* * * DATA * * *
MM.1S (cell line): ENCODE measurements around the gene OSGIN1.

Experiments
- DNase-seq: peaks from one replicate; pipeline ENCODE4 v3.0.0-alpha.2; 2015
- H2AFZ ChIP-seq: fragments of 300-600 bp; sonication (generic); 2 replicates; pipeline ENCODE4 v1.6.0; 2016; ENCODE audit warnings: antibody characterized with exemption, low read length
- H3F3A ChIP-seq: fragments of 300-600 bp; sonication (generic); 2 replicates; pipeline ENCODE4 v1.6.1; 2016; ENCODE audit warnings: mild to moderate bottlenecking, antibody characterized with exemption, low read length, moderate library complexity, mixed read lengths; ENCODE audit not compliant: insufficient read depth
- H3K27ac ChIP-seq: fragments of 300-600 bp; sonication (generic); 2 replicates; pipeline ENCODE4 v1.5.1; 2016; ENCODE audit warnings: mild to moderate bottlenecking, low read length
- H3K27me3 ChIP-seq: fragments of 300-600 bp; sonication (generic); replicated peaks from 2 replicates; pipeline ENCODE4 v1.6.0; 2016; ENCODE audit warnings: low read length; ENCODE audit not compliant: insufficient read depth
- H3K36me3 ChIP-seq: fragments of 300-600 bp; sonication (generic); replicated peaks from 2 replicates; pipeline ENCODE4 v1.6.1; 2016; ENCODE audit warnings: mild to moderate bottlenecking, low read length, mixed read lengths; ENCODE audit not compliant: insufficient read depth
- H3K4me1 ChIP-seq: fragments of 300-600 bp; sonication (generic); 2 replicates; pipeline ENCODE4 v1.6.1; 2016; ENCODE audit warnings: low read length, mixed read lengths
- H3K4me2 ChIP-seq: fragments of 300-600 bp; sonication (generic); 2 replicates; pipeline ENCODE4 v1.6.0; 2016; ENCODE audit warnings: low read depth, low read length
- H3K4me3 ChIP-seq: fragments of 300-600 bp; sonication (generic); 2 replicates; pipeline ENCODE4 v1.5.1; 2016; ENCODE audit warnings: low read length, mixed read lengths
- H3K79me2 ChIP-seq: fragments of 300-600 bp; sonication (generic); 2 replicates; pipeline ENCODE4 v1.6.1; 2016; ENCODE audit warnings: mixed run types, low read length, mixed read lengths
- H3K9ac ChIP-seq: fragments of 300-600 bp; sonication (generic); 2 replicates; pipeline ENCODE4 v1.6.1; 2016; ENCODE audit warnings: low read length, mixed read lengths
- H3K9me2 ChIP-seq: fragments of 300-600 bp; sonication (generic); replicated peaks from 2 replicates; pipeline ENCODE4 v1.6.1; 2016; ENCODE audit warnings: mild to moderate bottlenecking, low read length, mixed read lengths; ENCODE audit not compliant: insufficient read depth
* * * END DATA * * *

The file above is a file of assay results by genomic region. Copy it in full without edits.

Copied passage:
MM.1S (cell line): ENCODE measurements around the gene OSGIN1.

Experiments
- DNase-seq: peaks from one replicate; pipeline ENCODE4 v3.0.0-alpha.2; 2015
- H2AFZ ChIP-seq: fragments of 300-600 bp; sonication (generic); 2 replicates; pipeline ENCODE4 v1.6.0; 2016; ENCODE audit warnings: antibody characterized with exemption, low read length
- H3F3A ChIP-seq: fragments of 300-600 bp; sonication (generic); 2 replicates; pipeline ENCODE4 v1.6.1; 2016; ENCODE audit warnings: mild to moderate bottlenecking, antibody characterized with exemption, low read length, moderate library complexity, mixed read lengths; ENCODE audit not compliant: insufficient read depth
- H3K27ac ChIP-seq: fragments of 300-600 bp; sonication (generic); 2 replicates; pipeline ENCODE4 v1.5.1; 2016; ENCODE audit warnings: mild to moderate bottlenecking, low read length
- H3K27me3 ChIP-seq: fragments of 300-600 bp; sonication (generic); replicated peaks from 2 replicates; pipeline ENCODE4 v1.6.0; 2016; ENCODE audit warnings: low read length; ENCODE audit not compliant: insufficient read depth
- H3K36me3 ChIP-seq: fragments of 300-600 bp; sonication (generic); replicated peaks from 2 replicates; pipeline ENCODE4 v1.6.1; 2016; ENCODE audit warnings: mild to moderate bottlenecking, low read length, mixed read lengths; ENCODE audit not compliant: insufficient read depth
- H3K4me1 ChIP-seq: fragments of 300-600 bp; sonication (generic); 2 replicates; pipeline ENCODE4 v1.6.1; 2016; ENCODE audit warnings: low read length, mixed read lengths
- H3K4me2 ChIP-seq: fragments of 300-600 bp; sonication (generic); 2 replicates; pipeline ENCODE4 v1.6.0; 2016; ENCODE audit warnings: low read depth, low read length
- H3K4me3 ChIP-seq: fragments of 300-600 bp; sonication (generic); 2 replicates; pipeline ENCODE4 v1.5.1; 2016; ENCODE audit warnings: low read length, mixed read lengths
- H3K79me2 ChIP-seq: fragments of 300-600 bp; sonication (generic); 2 replicates; pipeline ENCODE4 v1.6.1; 2016; ENCODE audit warnings: mixed run types, low read length, mixed read lengths
- H3K9ac ChIP-seq: fragments of 300-600 bp; sonication (generic); 2 replicates; pipeline ENCODE4 v1.6.1; 2016; ENCODE audit warnings: low read length, mixed read lengths
- H3K9me2 ChIP-seq: fragments of 300-600 bp; sonication (generic); replicated peaks from 2 replicates; pipeline ENCODE4 v1.6.1; 2016; ENCODE audit warnings: mild to moderate bottlenecking, low read length, mixed read lengths; ENCODE audit not compliant: insufficient read depth